Lary's Speakeasy

Dysgeusia and head and neck cancer

Dysgeusia And Head And Neck Cancer

Dysgeusia is a common symptom experienced by many head and neck cancer patients. Let’s talk about it today and how it can be managed.

The onset of dysgeusia can vary but it typically occurs during or after treatment for head and neck cancer.

What is Dysgeusia?

Dysgeusia is the medical term for changes in taste sensation that can make food and drinks taste strange, bitter, metallic, or even like nothing at all.

The cause of dysgeusia in head and neck cancer patients is complex, but it’s often linked to the cancer itself, chemotherapy, radiation therapy, and some medications.

Dysgeusia can have negative outcomes, such as decreased appetite, weight loss, malnutrition, and even depression. It can also lead to a loss of enjoyment of food and a decrease in quality of life.

Facts About Dysgeusia

Dysgeusia is a taste disorder characterized by the distortion or alteration of taste perception, often resulting in unpleasant or metallic taste sensations. It is a common complaint among cancer patients, particularly those in the head and neck population.

Taste buds are clusters of cells responsible for detecting different flavors. They are mainly located on the tongue but can also be found in other parts of the mouth and throat such as the epiglottis, pharynx, larynx, and some in the upper esophagus. Taste buds play a vital role in our ability to enjoy food and appreciate its quality. Head and neck cancer patients undergoing treatment are at a higher risk of developing dysgeusia due to various reasons.

It is hypothesized that chemotherapy can cause damage to taste buds and olfactory cells, can cause damage via neurotoxicity, or can cause damage as a side effect of xerostomia (dry mouth). This damage can result in taste distortion or loss.

Radiation therapy can lead to dysgeusia by damaging taste buds, by thinning the epithelial lining of the tongue, and reducing salivary flow, which can affect the ability to perceive taste. Moreover, radiation can also alter the expression of taste receptors and decrease the number of taste buds, leading to a decreased perception of taste.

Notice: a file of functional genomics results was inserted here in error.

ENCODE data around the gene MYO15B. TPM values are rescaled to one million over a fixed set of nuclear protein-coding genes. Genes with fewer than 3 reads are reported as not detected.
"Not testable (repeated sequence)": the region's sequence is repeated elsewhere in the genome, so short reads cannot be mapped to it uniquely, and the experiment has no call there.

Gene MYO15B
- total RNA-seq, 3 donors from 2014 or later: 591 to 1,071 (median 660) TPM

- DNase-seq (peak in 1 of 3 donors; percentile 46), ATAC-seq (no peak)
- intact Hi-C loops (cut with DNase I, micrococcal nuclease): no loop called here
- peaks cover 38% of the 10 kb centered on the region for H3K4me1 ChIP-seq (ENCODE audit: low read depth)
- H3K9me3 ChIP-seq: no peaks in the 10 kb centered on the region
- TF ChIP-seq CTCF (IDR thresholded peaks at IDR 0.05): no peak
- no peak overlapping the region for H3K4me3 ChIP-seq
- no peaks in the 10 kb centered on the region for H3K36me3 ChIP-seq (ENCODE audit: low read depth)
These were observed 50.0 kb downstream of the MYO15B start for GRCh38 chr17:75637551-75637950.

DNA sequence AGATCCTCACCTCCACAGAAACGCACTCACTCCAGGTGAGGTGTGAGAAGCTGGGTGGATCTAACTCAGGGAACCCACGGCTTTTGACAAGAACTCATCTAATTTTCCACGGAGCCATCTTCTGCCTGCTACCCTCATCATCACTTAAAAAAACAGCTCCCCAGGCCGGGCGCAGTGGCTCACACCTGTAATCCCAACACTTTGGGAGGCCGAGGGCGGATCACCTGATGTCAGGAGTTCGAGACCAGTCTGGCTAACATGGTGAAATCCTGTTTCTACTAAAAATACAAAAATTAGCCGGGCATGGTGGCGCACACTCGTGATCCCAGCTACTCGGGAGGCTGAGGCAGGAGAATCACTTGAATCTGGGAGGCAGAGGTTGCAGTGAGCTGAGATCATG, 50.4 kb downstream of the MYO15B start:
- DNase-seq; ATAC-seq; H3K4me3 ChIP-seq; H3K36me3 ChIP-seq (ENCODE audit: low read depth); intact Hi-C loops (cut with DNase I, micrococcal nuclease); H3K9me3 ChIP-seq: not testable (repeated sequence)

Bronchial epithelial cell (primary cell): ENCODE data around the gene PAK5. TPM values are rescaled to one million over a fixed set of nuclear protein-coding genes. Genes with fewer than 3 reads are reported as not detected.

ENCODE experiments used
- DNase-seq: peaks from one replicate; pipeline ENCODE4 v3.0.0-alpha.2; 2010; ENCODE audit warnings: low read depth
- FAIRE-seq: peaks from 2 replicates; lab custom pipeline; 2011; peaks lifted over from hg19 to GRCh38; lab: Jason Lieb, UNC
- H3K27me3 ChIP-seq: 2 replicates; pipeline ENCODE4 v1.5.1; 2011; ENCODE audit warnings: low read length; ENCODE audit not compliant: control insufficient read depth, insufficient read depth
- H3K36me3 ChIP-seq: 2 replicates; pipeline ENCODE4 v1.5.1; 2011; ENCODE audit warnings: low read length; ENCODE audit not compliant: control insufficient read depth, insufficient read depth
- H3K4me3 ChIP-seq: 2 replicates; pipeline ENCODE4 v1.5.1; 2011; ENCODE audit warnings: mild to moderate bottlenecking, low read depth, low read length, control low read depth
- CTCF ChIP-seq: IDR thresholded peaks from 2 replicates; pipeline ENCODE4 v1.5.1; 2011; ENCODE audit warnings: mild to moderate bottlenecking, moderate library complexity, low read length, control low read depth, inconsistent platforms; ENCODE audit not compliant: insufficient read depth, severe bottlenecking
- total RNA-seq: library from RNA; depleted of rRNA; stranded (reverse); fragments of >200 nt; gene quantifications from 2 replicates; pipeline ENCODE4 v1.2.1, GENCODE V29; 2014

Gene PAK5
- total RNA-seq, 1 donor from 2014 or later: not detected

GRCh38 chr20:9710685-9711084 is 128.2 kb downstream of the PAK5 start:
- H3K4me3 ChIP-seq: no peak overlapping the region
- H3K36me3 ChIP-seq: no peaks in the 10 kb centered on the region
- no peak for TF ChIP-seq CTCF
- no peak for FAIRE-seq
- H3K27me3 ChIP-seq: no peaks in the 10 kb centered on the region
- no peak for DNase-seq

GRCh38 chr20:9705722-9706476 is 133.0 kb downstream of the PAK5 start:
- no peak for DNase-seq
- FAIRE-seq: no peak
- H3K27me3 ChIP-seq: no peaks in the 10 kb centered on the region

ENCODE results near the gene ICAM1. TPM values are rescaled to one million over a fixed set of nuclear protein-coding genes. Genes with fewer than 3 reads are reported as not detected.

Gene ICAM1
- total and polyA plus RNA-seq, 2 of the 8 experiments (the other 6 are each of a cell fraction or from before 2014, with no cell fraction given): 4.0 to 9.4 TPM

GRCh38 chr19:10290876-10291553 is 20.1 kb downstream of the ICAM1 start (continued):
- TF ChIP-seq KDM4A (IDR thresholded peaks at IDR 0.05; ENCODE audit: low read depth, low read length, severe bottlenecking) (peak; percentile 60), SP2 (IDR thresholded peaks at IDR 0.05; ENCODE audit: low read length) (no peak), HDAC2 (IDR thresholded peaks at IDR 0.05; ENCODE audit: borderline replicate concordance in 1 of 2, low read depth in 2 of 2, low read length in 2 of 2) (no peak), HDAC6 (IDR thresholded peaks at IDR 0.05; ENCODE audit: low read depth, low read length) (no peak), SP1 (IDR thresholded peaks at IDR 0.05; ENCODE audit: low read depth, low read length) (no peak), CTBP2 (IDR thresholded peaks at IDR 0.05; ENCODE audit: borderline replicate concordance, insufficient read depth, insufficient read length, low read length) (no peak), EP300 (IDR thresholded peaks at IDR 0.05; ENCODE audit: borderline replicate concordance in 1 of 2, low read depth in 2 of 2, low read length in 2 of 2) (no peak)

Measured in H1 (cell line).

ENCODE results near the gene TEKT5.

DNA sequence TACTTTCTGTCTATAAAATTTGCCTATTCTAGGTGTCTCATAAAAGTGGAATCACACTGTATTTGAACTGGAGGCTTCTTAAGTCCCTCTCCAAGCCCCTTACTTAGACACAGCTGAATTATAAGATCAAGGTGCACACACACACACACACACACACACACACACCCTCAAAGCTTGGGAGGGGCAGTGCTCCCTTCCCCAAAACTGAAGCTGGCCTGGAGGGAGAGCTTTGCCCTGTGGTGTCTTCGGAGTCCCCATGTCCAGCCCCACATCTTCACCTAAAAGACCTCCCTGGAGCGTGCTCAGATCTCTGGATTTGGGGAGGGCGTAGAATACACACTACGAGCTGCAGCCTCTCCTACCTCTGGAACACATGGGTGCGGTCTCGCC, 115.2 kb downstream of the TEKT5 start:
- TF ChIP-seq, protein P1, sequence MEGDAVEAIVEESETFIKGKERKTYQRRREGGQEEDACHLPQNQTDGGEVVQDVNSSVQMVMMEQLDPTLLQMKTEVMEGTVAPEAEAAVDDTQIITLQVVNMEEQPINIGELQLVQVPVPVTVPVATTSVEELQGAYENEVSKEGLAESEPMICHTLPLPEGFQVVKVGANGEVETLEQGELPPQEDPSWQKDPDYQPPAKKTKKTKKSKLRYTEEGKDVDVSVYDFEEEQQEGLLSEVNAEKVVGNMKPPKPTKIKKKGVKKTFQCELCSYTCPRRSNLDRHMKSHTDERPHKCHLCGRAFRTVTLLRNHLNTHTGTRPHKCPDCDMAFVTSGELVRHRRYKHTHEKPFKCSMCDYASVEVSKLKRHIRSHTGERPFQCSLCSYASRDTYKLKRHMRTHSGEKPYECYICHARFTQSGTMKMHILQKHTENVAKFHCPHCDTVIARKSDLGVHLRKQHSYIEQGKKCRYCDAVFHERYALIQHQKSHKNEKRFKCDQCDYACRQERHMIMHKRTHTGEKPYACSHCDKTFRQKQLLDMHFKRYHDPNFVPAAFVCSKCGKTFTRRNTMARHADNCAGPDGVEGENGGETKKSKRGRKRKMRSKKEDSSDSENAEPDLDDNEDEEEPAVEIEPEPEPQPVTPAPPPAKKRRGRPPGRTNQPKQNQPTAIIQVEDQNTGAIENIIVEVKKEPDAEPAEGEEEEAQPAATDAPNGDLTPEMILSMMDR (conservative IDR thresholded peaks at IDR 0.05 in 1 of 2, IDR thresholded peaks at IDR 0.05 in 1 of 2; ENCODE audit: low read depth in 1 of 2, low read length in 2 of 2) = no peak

In addition to chemo and radiation therapy, surgery in the head and neck region can cause damage to taste buds and nerves responsible for taste perception, leading to dysgeusia.

Dysgeusia can significantly impact a patient’s quality of life by reducing their enjoyment of food and leading to poor nutrition. This, in turn, can affect their overall health and well-being.

Prevalence, Onset, and Duration of Dysgeusia in Head and Neck Cancer.

Head and neck cancer patients often report experiencing dysgeusia, a taste disorder where their sense of taste is altered or lost.

Dysgeusia affects a high percentage of head and neck cancer patients, with prevalence ranging from 46-77%.

Dysgeusia can occur in:

66.5% of patients who receive radiotherapy

76.0% of patients who undergo chemoradiotherapy

70% of oral cancer patients

100% of smokers vs non-smokers (36%) who have radiation therapy and or chemoradiation therapy

11.4%-15% of total laryngectomees

Patients who undergo a larger resection of their tongue (glossectomy) have a higher percentage of complaints of dysgeusia

Dysgeusia typically occurs within 3-4 weeks of radiation treatment and may last from weeks to months. Typically, taste is recovered by 12 months. However, even after radiation therapy is finished, some patients continue to experience taste alteration, with around 15% of patients experiencing this as a late effect after radiation therapy.

Ways To Help With Dysgeusia

There are ways to compensate for dysgeusia. Patients can try to enhance flavors in food by using strong spices, marinades, and sauces. Cold foods and beverages may also help, as can avoiding foods with metallic aftertastes, like red meat.

Pharmaceutical treatments, like zinc supplements or certain medications, may help alleviate dysgeusia symptoms. Some natural remedies, like acupuncture or certain herbs, may also be beneficial.

Additionally, manual therapies like acupressure or massage may help stimulate taste buds and improve taste sensation.

Talk to your healthcare team about ways to manage this symptom and maintain good nutrition during your cancer treatment journey. 

Dr. Mallory Moore is a Doctor of SLP and a Board Certified Lymphedema Therapist (LANA)

She is also a board member of Lary’s Speakeasy.

Follow her on Instagram

Notify of
1 Comment
Newest Most Voted
Inline Feedbacks
View all comments
William Walling
William Walling
22 days ago

Great article hits home as having trouble with my taste buds but is slowly getting better Thanks Ms Moore

Sign up below to receive updates when a new article is published.

[sibwp_form id=1]

Help Us Help Them

By helping us, you help others receive urgently needed laryngectomy supplies.

Our staff are all volunteers and all donations go towards getting supplies to laryngectomees in need.

Nurse with stethoscope